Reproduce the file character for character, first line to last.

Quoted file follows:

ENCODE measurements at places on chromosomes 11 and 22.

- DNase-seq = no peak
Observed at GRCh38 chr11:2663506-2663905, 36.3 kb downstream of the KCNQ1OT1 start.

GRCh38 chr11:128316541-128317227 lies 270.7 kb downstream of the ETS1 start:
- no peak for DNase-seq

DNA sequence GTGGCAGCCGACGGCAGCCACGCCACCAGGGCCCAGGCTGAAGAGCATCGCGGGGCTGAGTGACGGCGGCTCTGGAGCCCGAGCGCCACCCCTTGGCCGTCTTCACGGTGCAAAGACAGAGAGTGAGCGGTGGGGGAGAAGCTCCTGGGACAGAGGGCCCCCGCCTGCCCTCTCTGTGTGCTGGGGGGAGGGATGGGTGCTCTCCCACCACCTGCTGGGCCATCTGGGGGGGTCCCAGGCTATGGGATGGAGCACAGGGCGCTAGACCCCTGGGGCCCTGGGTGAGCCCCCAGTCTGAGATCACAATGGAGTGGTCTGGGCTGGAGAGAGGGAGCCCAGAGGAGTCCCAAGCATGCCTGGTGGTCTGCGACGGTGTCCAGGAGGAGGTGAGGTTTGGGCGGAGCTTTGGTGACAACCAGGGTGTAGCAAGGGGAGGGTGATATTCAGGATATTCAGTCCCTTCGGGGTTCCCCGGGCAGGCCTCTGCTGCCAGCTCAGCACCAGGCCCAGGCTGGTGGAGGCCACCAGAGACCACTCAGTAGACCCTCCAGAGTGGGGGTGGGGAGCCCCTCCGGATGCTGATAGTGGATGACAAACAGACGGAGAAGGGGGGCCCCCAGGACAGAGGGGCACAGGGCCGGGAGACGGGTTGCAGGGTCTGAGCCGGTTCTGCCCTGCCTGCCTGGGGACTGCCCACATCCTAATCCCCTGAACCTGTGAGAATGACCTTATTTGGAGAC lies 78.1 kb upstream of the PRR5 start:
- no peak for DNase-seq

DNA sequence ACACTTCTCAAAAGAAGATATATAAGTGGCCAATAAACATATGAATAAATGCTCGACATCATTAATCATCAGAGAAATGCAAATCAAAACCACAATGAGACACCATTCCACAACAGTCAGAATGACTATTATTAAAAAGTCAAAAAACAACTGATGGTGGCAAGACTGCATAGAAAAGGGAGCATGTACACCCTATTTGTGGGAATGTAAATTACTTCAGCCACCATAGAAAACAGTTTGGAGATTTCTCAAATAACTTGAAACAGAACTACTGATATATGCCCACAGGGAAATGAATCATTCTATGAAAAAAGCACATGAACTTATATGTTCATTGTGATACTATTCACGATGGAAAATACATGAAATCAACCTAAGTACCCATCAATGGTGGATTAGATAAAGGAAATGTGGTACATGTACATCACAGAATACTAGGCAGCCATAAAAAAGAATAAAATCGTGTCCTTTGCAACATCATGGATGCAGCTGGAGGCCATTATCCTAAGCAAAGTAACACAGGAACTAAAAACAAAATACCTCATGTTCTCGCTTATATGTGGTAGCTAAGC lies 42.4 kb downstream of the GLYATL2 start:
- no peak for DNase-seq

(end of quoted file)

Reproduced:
ENCODE measurements at places on chromosomes 11 and 22.

- DNase-seq = no peak
Observed at GRCh38 chr11:2663506-2663905, 36.3 kb downstream of the KCNQ1OT1 start.

GRCh38 chr11:128316541-128317227 lies 270.7 kb downstream of the ETS1 start:
- no peak for DNase-seq

DNA sequence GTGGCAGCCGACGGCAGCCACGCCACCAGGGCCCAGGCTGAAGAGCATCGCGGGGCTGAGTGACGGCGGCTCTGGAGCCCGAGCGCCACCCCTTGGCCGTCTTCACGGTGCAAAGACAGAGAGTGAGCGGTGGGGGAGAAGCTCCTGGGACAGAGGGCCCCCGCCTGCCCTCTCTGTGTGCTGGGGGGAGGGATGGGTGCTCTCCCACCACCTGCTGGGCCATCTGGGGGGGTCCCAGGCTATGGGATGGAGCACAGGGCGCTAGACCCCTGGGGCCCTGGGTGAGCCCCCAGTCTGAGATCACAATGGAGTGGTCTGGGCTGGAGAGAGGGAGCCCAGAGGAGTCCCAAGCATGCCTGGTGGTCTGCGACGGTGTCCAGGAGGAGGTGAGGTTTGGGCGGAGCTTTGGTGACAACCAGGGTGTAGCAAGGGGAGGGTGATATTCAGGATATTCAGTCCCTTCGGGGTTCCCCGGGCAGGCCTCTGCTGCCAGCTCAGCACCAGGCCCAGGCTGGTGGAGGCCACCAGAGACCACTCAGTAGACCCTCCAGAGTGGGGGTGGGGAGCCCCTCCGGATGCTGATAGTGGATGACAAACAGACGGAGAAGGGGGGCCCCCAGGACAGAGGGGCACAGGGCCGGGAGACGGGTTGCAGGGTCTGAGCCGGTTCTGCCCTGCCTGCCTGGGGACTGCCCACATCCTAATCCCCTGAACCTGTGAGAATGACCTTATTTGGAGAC lies 78.1 kb upstream of the PRR5 start:
- no peak for DNase-seq

DNA sequence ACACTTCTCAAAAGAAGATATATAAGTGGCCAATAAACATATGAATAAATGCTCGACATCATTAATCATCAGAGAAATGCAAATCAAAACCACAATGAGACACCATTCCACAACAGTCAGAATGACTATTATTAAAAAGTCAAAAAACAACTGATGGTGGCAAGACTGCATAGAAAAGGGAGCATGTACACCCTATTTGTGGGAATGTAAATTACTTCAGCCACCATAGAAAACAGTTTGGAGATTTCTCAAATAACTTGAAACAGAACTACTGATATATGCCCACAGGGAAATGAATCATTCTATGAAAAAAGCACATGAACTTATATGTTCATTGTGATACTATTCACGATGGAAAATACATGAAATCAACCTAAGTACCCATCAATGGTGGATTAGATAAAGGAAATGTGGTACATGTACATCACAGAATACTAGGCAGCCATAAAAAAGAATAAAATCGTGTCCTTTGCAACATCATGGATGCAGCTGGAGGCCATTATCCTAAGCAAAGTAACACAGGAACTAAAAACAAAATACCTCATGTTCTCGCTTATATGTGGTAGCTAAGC lies 42.4 kb downstream of the GLYATL2 start:
- no peak for DNase-seq